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Geoffrey Chaucer (1343-1400), often referred to as “the grandfather of English literature,” is invariably ranked with Shakespeare and Milton as one of the three greatest poets of the English language. His masterpiece, The Canterbury Tales, has been a touchstone for English-language poetry for more than half a millennium and is one of the most widely read works in the Western canon.
Burton Raffel is a translator, poet, and scholar whose major translations include Beowulf, Don Quijote, The Red and the Black, and Gargantua and Pantagruel. He has also annotated several Shakespeare plays for Yale University Press. He was the Distinguished Professor Emeritus of Arts and Humanities and emeritus professor of English at the University of Louisiana at Lafayette until 2003. He lives in Louisiana.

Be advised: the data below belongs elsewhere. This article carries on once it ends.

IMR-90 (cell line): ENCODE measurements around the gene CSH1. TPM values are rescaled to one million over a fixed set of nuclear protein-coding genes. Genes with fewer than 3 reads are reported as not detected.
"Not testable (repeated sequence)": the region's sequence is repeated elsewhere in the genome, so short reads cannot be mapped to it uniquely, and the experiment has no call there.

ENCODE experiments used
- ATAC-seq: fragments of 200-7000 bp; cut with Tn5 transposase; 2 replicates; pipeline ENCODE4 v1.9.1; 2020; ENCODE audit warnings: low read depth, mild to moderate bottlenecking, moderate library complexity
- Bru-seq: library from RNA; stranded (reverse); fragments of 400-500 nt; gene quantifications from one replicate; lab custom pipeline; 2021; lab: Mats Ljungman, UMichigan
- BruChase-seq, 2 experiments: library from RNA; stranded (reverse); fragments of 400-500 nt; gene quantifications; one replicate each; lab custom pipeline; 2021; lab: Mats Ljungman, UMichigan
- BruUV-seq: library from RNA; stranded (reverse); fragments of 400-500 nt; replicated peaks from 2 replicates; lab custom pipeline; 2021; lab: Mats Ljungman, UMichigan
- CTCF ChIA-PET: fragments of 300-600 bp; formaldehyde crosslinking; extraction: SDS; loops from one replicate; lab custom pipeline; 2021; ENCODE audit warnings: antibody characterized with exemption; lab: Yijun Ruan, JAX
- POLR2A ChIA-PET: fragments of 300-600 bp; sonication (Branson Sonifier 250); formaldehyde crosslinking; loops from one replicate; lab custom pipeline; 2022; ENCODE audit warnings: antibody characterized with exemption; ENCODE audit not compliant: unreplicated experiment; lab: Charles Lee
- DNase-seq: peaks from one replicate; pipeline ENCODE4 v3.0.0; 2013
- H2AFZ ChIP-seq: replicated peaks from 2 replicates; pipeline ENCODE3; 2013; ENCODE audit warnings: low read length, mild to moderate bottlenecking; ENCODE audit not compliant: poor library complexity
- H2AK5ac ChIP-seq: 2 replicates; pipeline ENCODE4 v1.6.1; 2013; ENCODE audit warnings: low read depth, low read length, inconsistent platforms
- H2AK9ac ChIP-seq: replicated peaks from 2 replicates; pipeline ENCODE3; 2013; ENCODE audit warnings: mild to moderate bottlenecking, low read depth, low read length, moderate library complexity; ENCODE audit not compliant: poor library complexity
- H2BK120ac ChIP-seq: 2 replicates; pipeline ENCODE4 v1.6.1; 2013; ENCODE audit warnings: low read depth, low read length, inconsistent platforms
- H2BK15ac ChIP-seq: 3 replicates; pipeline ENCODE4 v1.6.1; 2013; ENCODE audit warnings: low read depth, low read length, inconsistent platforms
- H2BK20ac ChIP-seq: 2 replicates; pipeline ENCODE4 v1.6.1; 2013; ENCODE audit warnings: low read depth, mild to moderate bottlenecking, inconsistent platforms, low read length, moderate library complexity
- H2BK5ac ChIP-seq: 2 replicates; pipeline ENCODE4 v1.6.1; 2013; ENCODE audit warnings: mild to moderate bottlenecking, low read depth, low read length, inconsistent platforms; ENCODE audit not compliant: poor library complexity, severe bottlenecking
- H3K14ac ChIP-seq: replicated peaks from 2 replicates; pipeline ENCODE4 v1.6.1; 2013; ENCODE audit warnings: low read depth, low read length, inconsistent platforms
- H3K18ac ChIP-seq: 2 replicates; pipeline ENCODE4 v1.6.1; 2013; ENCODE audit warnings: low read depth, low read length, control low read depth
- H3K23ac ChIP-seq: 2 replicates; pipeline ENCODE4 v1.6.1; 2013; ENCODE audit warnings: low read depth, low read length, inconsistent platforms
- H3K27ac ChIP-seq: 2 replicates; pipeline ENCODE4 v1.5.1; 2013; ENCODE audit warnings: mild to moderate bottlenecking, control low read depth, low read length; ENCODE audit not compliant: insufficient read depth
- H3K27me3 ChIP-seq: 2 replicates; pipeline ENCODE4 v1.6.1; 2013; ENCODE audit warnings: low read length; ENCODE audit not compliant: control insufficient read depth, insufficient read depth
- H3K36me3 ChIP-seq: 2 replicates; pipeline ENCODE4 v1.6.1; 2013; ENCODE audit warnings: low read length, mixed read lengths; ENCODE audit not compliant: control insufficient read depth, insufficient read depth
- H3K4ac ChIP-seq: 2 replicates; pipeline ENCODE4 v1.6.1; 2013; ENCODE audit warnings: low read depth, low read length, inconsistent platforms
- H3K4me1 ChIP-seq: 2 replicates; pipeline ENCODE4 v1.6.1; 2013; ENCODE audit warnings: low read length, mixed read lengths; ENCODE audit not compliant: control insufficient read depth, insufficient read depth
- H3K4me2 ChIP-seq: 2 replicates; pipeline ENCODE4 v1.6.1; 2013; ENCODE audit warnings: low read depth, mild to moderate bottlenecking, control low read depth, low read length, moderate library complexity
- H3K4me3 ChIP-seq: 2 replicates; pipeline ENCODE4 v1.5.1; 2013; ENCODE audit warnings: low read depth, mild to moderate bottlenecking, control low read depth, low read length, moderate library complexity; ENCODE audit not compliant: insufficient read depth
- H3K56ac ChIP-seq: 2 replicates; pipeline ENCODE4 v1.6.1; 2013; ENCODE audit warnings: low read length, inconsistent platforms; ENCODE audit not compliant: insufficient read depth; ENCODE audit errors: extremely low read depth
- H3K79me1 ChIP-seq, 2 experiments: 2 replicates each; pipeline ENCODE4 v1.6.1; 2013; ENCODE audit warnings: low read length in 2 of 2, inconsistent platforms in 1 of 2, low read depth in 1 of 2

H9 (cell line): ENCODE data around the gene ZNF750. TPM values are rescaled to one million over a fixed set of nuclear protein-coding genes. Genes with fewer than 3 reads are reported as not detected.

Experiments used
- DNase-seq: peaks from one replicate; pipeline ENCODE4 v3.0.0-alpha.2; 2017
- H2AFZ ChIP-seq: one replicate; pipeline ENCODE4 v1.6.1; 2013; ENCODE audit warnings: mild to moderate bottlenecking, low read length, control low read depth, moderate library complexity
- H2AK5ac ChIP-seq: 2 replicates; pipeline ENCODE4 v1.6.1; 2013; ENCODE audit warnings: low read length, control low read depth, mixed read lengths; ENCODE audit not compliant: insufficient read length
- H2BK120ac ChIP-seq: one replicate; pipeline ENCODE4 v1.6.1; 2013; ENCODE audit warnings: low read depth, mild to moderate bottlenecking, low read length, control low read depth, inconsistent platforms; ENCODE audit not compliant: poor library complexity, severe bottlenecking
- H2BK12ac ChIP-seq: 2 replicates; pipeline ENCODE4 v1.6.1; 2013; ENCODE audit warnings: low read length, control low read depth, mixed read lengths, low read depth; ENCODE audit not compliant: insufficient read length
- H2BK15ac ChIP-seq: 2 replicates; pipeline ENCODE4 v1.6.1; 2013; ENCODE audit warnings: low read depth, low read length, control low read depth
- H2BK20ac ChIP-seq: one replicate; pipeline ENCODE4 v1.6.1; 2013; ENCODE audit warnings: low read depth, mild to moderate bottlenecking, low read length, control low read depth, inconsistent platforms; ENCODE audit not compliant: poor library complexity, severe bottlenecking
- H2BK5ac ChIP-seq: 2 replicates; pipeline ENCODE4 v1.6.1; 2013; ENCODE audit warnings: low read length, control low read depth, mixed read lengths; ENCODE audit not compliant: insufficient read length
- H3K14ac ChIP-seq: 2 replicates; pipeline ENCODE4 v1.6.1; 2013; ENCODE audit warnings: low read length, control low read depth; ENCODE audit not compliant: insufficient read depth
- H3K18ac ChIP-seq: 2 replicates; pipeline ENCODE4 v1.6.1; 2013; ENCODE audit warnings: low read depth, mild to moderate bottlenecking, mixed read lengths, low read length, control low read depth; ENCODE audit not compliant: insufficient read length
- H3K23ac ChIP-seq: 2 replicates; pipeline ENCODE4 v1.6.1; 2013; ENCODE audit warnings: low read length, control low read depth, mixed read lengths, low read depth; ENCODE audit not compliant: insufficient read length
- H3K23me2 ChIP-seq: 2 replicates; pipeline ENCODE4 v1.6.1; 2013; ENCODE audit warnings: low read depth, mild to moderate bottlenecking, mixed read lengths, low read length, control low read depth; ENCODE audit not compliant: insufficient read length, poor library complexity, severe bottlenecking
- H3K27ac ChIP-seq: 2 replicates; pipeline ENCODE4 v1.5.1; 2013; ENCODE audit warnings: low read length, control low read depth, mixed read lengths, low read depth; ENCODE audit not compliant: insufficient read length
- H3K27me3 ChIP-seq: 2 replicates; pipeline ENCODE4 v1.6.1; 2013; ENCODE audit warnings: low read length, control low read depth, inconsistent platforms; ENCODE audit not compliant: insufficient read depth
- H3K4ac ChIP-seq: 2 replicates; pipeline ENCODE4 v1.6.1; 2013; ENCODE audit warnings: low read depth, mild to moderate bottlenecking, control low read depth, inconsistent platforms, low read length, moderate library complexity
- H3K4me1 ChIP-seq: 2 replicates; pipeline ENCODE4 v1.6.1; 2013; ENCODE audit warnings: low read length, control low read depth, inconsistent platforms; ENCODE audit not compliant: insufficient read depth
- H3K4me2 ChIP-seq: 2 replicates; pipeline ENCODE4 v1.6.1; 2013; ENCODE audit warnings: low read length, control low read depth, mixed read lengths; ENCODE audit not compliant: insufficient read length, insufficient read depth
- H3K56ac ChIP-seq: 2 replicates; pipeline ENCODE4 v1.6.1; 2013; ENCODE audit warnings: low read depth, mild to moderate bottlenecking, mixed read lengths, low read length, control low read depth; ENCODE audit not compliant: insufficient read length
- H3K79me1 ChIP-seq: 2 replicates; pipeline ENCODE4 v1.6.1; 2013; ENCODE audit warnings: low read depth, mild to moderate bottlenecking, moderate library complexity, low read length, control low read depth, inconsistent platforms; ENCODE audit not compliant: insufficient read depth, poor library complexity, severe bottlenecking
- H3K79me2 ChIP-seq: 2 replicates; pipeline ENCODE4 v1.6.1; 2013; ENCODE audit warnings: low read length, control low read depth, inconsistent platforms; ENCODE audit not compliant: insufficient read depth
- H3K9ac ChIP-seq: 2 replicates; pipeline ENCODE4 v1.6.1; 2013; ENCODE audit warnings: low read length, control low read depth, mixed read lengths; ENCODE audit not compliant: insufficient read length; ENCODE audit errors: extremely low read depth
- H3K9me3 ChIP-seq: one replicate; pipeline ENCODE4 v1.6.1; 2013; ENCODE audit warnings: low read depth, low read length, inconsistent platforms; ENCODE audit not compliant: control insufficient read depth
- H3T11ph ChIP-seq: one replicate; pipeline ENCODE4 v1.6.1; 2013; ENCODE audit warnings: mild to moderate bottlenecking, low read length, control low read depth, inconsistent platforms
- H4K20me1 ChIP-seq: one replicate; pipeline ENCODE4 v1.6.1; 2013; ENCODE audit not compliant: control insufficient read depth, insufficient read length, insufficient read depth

John Miles Foley is a leading Chaucer scholar specializing in medieval studies, epics, and the oral tradition. A professor at the University of Missouri, he is the director of the Center for Studies in Oral Tradition and has written or edited eighteen books. He lives in Columbus, Missouri.